People die. That’s a fact.
But trailing behind like a thick cape is another fact. It is the fact that memory rears its high-minded head: the memory of the life lived, the things achieved, the contact made, the lives changed. If it is a fact that people die — and it is — then it’s also a fact that people remember and are remembered.
Memory is a factor of fame, a memory by any other name, whether it’s a memory remembered by millions or the immediate family, whether its resurrected and re-recorded, or lies still in someone’s dream. Such fame is rewarded with tributes or merely leaves a spot of emptiness that is duly and painfully noted.
So, here in these notes and notations, we remember the passing and the lives of a few of noted and famous men and women of achievement, different in size and importance whom we lost this May. We recall the legacy of words and books, as history or fiction. We recall the power of cinema and movies, the culture of American sports and a time-stood-still moment. We recall the solid achievement, done durably, of making government work, of music and songs and how some people danced. We recall the sound of laughter, of one or a thousand hands clapping.
So, let us enter the stream of American sports, and of Bart Starr, who died in Birmingham, Alabama, at age 85 on May 26.
At various times late in his life, according to reports, Starr owned car dealerships, worked in real estate, and supported a charity for at-risk teenagers called Rawhide Boys Ranch. He was married for 60 years, the kind of example of the steadfastness of love, that is often cited but rarely happens.
But to football fans, to the rest of America, he was Bart Starr, also a measure of durability, in the 1960s a star quarterback in college (at Alabama) and for the Vince Lombardi-coached Green Bay Packers around which there lingers the quality of legend of the kind that is stronger than remembering the name of your first born.
Starr had statistics and trophies (six NFL titles among them) every bit as good as Tom Brady of the New England Patriots, but Starr’s football imagery rests in a singular moment, as it often does in sports. His fame rests on a remarkable career achievement as a football player, to be sure, but it contains the freeze-frame moment of New Year’s Eve day, 1967. It occurred with 16 seconds left in 13-degree below zero weather in Lambeau Field in Wisconsin. His team was behind 17-14 against the Dallas Cowboys. With 16 seconds left, Starr, Coach Vince Lombardi or somebody decided to keep the ball and run. Hordes of people saw it in the stadium, and millions of others and myself saw it on national television. Starr seemed to tumble, or squeeze or miraculously appear in the end zone, and it was one of those moments that only sports, with its rabid, unreasonable, memories-like-elephants fans, can produce: a frozen moment in the frozen landscape which won the game.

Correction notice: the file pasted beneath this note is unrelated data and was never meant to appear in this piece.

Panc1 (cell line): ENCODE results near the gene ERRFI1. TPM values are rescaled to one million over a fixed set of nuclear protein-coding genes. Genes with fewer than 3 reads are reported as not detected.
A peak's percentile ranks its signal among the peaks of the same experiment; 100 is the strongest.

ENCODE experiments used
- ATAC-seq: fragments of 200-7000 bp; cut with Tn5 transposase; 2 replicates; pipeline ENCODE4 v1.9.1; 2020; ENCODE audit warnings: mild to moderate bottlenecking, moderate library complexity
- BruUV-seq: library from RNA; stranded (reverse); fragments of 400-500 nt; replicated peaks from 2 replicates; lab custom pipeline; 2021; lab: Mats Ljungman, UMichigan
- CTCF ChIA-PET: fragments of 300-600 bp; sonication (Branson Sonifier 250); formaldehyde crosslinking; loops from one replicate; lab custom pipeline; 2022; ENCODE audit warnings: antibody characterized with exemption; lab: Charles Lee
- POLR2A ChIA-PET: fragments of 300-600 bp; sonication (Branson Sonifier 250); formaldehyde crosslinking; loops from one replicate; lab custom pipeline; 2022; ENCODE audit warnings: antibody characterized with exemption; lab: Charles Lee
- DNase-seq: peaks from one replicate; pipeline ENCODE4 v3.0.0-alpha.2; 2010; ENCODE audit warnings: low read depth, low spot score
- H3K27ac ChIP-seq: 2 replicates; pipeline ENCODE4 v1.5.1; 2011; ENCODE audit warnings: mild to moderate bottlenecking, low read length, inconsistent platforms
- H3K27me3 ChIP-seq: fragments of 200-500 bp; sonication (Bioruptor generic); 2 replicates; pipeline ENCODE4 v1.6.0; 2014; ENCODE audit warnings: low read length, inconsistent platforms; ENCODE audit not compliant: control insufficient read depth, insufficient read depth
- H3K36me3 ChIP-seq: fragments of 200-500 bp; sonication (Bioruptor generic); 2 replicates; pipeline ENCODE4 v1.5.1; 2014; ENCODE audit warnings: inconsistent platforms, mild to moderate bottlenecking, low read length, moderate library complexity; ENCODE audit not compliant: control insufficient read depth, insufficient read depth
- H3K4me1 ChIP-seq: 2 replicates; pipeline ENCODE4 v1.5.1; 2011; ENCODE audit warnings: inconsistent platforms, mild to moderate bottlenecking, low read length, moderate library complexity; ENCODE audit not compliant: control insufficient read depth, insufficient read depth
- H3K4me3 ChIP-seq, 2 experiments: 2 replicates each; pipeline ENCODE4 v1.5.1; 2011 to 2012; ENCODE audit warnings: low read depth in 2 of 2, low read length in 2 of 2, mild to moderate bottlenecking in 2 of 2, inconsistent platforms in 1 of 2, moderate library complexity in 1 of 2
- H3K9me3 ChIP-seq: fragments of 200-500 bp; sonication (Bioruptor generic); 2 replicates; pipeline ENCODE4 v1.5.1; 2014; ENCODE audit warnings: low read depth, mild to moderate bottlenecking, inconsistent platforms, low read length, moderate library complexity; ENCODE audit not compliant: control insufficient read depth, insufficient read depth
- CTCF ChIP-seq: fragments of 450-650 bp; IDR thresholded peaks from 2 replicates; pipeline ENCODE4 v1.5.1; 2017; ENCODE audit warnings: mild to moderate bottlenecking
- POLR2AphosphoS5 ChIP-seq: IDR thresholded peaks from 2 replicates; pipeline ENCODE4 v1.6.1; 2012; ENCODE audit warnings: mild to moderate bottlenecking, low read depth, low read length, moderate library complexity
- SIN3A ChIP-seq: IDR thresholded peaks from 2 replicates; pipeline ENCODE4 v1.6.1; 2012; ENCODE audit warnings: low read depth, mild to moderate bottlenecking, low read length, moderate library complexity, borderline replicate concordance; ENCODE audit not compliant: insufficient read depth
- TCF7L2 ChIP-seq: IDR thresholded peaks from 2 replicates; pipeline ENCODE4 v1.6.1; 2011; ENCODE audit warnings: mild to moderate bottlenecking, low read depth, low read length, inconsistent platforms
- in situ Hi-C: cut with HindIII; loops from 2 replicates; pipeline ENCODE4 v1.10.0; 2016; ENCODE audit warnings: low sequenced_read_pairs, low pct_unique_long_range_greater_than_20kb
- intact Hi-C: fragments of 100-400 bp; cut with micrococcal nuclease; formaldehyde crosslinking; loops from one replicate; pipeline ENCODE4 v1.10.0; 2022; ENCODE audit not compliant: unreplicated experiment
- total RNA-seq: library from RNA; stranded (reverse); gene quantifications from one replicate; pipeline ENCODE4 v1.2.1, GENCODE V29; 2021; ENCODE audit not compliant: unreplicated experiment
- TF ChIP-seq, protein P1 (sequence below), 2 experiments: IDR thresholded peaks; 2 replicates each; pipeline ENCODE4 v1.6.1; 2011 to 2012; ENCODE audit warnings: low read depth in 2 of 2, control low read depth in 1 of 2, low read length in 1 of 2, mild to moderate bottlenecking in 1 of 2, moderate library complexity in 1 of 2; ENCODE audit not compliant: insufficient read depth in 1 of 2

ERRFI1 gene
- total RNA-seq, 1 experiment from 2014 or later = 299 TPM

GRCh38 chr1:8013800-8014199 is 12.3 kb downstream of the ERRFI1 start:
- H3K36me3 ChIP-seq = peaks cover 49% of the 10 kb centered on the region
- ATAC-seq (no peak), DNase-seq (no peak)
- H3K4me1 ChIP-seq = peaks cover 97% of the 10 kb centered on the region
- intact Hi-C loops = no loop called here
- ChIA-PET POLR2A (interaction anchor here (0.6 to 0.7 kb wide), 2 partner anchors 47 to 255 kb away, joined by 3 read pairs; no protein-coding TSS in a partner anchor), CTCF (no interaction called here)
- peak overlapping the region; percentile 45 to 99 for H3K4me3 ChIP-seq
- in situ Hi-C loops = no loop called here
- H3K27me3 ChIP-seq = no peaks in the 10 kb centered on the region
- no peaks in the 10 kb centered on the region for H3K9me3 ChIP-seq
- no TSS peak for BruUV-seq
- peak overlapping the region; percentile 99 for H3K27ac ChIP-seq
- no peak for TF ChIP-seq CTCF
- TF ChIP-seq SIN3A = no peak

It’s certain that his friends, his family, his teammates and those he loved and loved him will remember him fully in his whole life, but Starr’s enduring fame is locked into that 16-second time frame pretty much forever, which is the way of fame in America’s world sports.
You can find fame endure in a life-time worth of architectural drawings, but the true reminder of the reminder of what I.M Pei left behind to most in Washington, D.C., is the East Building of the National Gallery of Art, a smooth, sharp-lined, construction which says modern art better than a thousand art reviews, and which both married (structurally and in terms of vision) the NGA’s more classic and historic West Building to art’s future in the East. Pei died at the age of 102 on May 16.
Alice Rivlin, who died May 14, left behind a resume of expertise, achievement, intellectual guidance on matters of economics and governmental that by itself casts a huge shadow. She exemplified the ideal of governing and of public service.